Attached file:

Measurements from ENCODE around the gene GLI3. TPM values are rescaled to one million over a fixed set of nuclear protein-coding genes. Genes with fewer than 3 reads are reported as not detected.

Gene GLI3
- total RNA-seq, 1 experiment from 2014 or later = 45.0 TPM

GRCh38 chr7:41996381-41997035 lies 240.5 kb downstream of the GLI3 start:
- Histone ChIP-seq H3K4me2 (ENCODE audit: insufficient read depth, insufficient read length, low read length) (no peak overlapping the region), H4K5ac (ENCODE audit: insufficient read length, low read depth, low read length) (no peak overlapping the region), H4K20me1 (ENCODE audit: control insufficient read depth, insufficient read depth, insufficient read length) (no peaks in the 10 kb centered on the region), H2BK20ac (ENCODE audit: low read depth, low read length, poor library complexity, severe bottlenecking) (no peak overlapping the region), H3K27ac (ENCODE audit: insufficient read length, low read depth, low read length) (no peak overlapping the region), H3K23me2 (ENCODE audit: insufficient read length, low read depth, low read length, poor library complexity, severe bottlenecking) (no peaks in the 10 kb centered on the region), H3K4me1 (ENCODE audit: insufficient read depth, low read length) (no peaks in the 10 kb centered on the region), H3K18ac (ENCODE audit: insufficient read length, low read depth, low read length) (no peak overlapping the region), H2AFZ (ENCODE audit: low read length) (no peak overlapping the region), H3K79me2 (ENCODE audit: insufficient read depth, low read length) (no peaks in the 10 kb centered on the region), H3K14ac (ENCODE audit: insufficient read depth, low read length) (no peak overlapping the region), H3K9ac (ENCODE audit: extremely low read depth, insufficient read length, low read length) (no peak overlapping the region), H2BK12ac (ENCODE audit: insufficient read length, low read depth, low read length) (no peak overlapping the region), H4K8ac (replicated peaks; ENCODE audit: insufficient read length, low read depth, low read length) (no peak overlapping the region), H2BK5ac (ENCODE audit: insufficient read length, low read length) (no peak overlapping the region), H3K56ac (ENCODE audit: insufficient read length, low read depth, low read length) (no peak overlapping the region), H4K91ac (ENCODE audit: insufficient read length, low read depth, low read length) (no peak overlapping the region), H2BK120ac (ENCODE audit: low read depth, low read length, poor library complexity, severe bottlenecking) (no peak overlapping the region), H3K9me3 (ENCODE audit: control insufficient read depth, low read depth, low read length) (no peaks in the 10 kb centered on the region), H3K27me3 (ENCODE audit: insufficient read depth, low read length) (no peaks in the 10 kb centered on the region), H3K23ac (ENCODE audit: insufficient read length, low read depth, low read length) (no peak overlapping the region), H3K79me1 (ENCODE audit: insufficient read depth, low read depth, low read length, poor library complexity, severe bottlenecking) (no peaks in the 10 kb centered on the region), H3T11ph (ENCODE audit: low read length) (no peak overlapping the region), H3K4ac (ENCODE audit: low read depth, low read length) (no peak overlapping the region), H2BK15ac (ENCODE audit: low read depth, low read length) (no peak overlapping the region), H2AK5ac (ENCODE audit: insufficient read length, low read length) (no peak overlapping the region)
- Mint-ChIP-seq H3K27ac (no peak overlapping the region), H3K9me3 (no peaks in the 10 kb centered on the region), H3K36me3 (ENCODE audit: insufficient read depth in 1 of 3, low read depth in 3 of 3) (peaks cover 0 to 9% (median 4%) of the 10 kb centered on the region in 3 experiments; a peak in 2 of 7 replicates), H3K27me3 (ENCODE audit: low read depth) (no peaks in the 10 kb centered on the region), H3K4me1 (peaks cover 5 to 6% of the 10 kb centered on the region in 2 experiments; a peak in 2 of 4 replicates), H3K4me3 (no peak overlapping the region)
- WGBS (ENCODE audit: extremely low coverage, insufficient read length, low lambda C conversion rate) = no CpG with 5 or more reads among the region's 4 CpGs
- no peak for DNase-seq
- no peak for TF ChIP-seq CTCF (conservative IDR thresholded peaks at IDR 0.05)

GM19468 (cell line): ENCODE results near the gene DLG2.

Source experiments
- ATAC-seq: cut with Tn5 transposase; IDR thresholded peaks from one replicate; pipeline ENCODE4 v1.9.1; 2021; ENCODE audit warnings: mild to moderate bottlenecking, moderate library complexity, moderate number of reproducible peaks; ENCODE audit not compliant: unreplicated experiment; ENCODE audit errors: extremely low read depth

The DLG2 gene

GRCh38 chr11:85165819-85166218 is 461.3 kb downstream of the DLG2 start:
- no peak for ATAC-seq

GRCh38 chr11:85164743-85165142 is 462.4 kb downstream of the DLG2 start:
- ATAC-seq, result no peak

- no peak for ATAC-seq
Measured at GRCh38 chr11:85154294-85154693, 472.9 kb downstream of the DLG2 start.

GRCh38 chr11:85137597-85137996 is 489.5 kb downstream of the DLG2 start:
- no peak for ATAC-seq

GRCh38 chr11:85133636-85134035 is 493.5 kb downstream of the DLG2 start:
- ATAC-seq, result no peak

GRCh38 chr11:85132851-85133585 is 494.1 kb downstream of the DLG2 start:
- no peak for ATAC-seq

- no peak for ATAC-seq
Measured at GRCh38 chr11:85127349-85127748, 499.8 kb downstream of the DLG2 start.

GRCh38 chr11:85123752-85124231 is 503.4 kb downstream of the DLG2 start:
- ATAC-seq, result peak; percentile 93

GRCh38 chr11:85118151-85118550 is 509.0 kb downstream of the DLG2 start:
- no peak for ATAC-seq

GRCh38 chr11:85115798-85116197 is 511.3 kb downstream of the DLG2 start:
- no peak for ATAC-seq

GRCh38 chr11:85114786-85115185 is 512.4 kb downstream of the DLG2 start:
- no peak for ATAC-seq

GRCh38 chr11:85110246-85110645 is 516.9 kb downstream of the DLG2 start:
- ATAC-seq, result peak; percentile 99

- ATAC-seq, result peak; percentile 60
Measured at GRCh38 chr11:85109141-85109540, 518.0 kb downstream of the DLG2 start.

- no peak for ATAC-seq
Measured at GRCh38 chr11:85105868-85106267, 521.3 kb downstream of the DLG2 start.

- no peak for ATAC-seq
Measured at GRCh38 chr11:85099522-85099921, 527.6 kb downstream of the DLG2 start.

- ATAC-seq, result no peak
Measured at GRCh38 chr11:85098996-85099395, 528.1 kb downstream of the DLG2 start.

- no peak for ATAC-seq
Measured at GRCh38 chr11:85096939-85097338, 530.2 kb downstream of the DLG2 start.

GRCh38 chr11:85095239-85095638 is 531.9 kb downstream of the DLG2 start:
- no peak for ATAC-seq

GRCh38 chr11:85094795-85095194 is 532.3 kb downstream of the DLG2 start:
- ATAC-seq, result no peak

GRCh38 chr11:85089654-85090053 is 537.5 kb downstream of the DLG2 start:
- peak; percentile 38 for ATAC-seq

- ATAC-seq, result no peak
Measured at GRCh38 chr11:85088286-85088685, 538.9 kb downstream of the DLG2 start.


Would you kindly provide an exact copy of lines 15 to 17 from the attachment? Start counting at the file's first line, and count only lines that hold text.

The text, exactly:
- no peak for ATAC-seq

GRCh38 chr11:85164743-85165142 is 462.4 kb downstream of the DLG2 start:
- ATAC-seq, result no peak